According to one account, when Omar arrived in the city, he sought out the holy place, meaning the Temple Mount. What he found was a desecrated, ruined place, piled high with refuse. It had remained so throughout the entire Byzantine period. The Christians saw no religious value in the site of the Jewish temple, despising it so much that they used it as a trash dump. Omar and his Muslim troops were shocked by this disregard for the revered place and searched for the central rock where Abraham was believed to have attempted the sacrifice of his son. Finding the location under a dung hill, they cleared up the entire temple platform and cleansed the area with rose water. Omar is said to have marked out a niche for the direction of prayer, prayed to the south of the rock, and built a rudimentary mosque there, a precursor of today’s al-Aqsa.

The central rock also became a focus of attention for Abd al-Malik who built the original Dome of the Rock in the late seventh century. It’s been refurbished many times since. As with Mecca’s cubic shrine, the Kaaba, the rock is associated with Adam, the Garden of Eden, Abraham, the center of the world, and fertility. So in Muslim thought, Jerusalem replicates Mecca in certain ways. It’s believed that there the resurrection and the last judgment will take place, and the Mahdi or savior will come to the Haram, or platform.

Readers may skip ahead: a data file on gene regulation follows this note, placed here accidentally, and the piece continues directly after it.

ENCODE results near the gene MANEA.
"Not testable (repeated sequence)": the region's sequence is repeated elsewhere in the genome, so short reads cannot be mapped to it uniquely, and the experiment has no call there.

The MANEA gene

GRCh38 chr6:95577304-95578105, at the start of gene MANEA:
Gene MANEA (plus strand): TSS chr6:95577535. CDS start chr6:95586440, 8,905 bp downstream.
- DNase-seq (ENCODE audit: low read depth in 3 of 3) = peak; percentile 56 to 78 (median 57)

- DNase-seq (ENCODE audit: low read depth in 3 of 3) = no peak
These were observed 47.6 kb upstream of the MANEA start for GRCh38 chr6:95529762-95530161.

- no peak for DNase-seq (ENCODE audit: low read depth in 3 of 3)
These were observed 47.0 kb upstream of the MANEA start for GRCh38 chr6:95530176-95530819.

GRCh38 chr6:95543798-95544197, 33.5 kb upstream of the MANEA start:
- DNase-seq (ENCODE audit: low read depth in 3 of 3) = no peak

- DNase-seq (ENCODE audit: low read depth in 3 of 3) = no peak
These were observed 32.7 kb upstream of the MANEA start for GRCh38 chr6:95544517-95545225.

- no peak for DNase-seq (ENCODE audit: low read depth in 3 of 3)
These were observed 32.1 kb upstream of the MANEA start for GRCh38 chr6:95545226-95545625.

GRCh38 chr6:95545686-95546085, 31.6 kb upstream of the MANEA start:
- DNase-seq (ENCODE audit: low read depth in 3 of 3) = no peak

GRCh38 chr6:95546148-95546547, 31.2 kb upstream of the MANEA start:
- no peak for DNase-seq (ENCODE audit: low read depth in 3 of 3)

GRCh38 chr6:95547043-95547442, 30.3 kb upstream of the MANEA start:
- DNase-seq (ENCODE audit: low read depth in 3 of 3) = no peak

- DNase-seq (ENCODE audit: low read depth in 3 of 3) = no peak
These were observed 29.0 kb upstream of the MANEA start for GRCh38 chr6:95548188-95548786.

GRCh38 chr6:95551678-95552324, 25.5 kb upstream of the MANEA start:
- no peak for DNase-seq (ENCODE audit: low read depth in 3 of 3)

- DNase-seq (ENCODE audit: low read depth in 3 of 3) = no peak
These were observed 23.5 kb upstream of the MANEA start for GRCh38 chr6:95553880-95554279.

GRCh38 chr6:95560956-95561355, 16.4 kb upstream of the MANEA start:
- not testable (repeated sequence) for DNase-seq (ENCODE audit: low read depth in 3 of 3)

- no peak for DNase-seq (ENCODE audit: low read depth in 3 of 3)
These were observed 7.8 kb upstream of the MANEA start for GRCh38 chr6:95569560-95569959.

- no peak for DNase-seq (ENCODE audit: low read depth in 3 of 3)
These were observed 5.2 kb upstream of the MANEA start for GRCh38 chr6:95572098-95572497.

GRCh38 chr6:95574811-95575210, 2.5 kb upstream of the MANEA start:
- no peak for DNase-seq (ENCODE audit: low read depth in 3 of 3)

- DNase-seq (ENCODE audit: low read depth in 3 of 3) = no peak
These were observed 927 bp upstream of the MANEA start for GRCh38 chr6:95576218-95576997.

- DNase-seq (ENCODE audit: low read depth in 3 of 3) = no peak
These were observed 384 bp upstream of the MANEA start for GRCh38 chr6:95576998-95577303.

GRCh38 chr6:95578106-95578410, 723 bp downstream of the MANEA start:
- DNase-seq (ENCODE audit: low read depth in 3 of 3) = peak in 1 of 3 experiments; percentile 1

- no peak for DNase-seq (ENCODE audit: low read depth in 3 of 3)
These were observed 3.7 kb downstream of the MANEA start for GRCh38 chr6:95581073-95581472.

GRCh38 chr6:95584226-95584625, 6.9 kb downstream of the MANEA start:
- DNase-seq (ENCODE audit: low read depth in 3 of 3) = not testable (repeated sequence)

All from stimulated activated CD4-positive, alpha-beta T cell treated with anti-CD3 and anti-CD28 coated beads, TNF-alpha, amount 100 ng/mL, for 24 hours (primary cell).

What about the Jewish point of view? Legend names the rocky outcrop on the Temple Mount “the Stone of Foundation.” It’s said that here the universe began and Adam was created. As with Islam, the patriarch Abraham is believed to have attempted the sacrifice of his son Isaac at the same location.